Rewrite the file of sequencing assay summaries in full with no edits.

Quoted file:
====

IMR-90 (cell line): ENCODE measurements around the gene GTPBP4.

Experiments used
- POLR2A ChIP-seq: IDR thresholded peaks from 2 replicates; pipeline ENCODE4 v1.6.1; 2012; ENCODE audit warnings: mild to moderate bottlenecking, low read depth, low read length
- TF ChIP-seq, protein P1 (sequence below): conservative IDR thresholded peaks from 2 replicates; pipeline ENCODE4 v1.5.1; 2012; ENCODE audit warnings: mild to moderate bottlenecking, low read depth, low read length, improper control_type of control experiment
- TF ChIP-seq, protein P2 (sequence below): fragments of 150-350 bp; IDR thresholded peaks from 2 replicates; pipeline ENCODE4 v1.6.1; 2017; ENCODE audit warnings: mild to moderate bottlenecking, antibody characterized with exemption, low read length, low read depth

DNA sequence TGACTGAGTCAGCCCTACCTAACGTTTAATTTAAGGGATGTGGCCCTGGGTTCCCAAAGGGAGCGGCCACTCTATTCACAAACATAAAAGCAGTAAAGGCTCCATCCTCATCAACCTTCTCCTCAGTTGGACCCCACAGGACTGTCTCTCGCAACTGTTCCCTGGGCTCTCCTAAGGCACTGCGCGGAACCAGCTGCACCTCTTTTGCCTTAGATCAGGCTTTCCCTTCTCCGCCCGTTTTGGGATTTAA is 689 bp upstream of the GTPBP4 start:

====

IMR-90 (cell line): ENCODE measurements around the gene GTPBP4.

Experiments used
- POLR2A ChIP-seq: IDR thresholded peaks from 2 replicates; pipeline ENCODE4 v1.6.1; 2012; ENCODE audit warnings: mild to moderate bottlenecking, low read depth, low read length
- TF ChIP-seq, protein P1 (sequence below): conservative IDR thresholded peaks from 2 replicates; pipeline ENCODE4 v1.5.1; 2012; ENCODE audit warnings: mild to moderate bottlenecking, low read depth, low read length, improper control_type of control experiment
- TF ChIP-seq, protein P2 (sequence below): fragments of 150-350 bp; IDR thresholded peaks from 2 replicates; pipeline ENCODE4 v1.6.1; 2017; ENCODE audit warnings: mild to moderate bottlenecking, antibody characterized with exemption, low read length, low read depth

DNA sequence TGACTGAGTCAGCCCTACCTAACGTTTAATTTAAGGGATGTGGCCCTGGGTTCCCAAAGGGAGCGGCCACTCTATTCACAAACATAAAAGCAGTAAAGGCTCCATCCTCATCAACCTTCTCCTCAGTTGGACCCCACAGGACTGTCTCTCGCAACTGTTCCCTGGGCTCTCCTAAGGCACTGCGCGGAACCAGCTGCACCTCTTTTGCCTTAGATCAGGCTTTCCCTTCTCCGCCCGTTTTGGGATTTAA is 689 bp upstream of the GTPBP4 start: